In 2010, Musopen received considerably more attention; the music critic Jim Farber remarked that it became an "overwhelming hit (literally and figuratively)".[2] It attracted significant media coverage,[M 6] amid its organization of a major fundraiser via Kickstarter to commission recordings of a larger repertoire.[8] The fundraiser looked to record the symphonies by Beethoven, Brahms, Tchaikovsky and Sibelius, alongside a plethora of chamber music for public domain dissemination.[9] The project raised a total of US$68,359, more than six times their initial target of US$11,000.[10] The Czech Philharmonic was commissioned to record the works;[5] in July 2012, Musopen announced that the editing of the recordings was finished,[11] after which the audio files were uploaded both to its website and Archive.org.[12] The final list of music was announced in August 2012, and included Beethoven's 3rd Symphony, the piano sonatas of Franz Schubert, Brahms's four symphonies, string quartets by Mozart, and a variety of other orchestral and chamber works.[12][13]

In September 2013, a second Kickstarter fundraiser was launched by Musopen to record the complete works of Frédéric Chopin.[13] The fundraiser was successful, exceeding the funding goal of US$75,000 by over US$15,000.[13][14]

Musopen stands with the ChoralWiki and the Wind Repertory Project as among the most prominent online music repertoire databases.[15] It has been compared favorably to both Wikipedia[4] and IMSLP.[16] It has also been likened to the Open Goldberg Variations, a crowdfunded project by Robert Douglass and pianist Kimiko Douglass-Ishizaka, to create a copyright-free recording of J.S. Bach's complete Goldberg Variations.[17] In 2022, Business Insider ranked it among the "5 best websites for downloading public domain music", alongside FreePD, Free Music Archive, Open Music Archive and Mubert Render.[18]



  1. ^ a b "About". Musopen. Retrieved June 26, 2024.
  2. ^ "Privacy policy". Musopen. Retrieved June 26, 2024.
  3. ^ a b "Signup". Musopen. Archived from the original on December 13, 2013. Retrieved January 1, 2014.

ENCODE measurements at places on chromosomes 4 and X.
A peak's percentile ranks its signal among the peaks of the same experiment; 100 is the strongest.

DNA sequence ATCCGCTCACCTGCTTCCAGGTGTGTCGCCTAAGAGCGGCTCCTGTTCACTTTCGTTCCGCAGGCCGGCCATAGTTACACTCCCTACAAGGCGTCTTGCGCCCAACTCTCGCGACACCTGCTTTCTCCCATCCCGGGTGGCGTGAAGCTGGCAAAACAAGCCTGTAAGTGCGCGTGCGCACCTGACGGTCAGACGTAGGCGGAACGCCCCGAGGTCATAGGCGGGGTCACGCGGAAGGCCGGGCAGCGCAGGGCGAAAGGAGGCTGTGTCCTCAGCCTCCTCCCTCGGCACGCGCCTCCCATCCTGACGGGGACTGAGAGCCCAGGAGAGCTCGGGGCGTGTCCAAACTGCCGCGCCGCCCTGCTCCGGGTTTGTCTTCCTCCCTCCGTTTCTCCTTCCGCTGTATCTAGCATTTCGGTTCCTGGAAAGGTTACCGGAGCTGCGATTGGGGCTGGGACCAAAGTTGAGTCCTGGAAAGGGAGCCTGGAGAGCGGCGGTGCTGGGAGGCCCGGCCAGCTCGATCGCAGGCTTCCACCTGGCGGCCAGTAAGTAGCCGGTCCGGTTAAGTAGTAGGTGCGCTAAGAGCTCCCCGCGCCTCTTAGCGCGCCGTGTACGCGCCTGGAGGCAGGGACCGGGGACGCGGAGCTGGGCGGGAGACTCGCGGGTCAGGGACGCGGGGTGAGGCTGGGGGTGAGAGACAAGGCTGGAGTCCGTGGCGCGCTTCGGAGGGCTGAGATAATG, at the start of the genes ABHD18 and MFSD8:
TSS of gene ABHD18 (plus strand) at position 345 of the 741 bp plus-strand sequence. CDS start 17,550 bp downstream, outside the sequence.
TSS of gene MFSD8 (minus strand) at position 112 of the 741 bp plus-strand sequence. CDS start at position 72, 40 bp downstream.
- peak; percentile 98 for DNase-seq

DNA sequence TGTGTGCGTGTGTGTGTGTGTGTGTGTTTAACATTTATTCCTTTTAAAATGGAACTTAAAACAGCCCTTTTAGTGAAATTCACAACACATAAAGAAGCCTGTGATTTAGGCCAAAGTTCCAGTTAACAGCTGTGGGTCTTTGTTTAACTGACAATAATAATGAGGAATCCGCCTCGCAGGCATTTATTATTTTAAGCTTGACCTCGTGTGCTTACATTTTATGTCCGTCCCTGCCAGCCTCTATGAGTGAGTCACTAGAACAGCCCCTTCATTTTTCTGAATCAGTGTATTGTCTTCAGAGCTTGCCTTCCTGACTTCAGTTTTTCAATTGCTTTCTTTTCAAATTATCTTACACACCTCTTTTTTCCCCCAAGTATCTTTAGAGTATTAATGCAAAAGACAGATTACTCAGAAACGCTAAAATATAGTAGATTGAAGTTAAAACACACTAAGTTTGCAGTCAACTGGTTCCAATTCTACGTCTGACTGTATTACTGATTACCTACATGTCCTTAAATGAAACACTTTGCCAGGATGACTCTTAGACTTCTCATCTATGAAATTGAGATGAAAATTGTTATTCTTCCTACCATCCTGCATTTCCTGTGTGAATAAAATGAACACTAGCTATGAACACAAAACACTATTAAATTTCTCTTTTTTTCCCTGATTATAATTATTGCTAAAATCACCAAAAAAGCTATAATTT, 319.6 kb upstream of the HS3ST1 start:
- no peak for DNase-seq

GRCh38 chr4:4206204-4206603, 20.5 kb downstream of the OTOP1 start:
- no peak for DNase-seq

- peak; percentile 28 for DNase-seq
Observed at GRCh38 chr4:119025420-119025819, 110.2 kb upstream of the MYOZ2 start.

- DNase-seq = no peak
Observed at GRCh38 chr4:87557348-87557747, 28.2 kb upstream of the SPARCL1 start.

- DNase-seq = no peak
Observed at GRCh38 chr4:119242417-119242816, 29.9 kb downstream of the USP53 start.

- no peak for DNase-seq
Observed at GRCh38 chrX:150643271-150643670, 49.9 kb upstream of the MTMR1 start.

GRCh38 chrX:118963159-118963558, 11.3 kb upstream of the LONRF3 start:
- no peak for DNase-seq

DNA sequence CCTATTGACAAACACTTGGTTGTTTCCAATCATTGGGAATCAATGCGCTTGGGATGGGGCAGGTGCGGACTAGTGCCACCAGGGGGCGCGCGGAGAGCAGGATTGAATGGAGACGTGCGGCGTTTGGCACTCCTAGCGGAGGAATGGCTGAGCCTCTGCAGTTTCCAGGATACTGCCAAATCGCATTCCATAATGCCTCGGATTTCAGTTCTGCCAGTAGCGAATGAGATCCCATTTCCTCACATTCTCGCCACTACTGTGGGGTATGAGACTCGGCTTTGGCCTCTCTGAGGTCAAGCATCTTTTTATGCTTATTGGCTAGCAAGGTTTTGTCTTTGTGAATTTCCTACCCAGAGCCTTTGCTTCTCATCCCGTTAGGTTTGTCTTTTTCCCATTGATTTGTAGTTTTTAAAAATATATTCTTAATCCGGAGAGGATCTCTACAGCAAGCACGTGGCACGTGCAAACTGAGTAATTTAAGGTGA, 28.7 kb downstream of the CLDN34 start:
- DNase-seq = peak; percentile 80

4. ^ "Aaron Dunn Sheet Music". Musopen. Retrieved June 26, 2024.
  5. ^ "Bid". Musopen. Archived from the original on March 6, 2010. Retrieved June 26, 2024.
  6. ^ "Press". Musopen. Retrieved June 26, 2024.
  1. ^ a b Janvey 2013, p. 372.
  2. ^ a b c d e f Farber, Jim (September 25, 2012). "Musopen: Will This Site Set Music Free?". San Francisco Classical Voice. Retrieved June 26, 2024.
  3. ^ a b c Tobias 2014, p. 208.
  4. ^ a b c d Anderson, Nate (2008). "Musopen puts classical recordings, scores in public domain". Ars Technica. Retrieved June 26, 2024.
  5. ^ a b Baio, Andy (June 6, 2012). "Shut Up and Take My Money: Fans Should Hire Artists". Wired UK. Retrieved June 26, 2024.
  6. ^ "Musopen". ProRepublica. Retrieved June 26, 2024.
  7. ^ Sieber, Tina (May 18, 2009). "3 More Exciting Ways to Discover Free Music". MakeUseOf. Retrieved June 26, 2024.
  8. ^ Turner, James (December 15, 2010). "Creative idea? Kickstarter connects artists with online funding". Christian Science Monitor. Retrieved June 26, 2024.
  9. ^ Esguerra, Richard (August 25, 2010). "Musopen Wants to Give Classical Music to the Public Domain". Electronic Frontier Foundation. Retrieved June 26, 2024.
  10. ^ Dunn, Aaron. "Musopen: Record and release free music without copyrights". Kickstarter. Retrieved June 30, 2024.
  11. ^ Dunn, Aaron (July 13, 2012). "Done!". Kickstarter. Retrieved June 26, 2024.
  12. ^ a b Dunn, Aaron (August 15, 2012). "Done and done". Kickstarter. Retrieved June 26, 2024.
  13. ^ a b c Rosen, Rebecca J. (September 9, 2013). "The Complete Works of Chopin, for Everybody, for Free". The Atlantic. Archived from the original on May 26, 2024. Retrieved June 26, 2024.
  14. ^ Dunn, Aaron (June 30, 2024). "Set Chopin free". Kickstarter. Retrieved June 30, 2024.
  15. ^ Tobias 2014, p. 214.
  16. ^ Malinowski, Steve. "Resources". musanim.com. Retrieved June 26, 2024.
  17. ^ Brown, Mark (May 29, 2012). "Bach score and recording hits public domain following Kick-starter campaign". Wired UK. Retrieved June 26, 2024.
  18. ^ Johnson, Dave (April 28, 2022). "The 5 best websites for downloading public domain music". Business Insider. Retrieved June 26, 2024.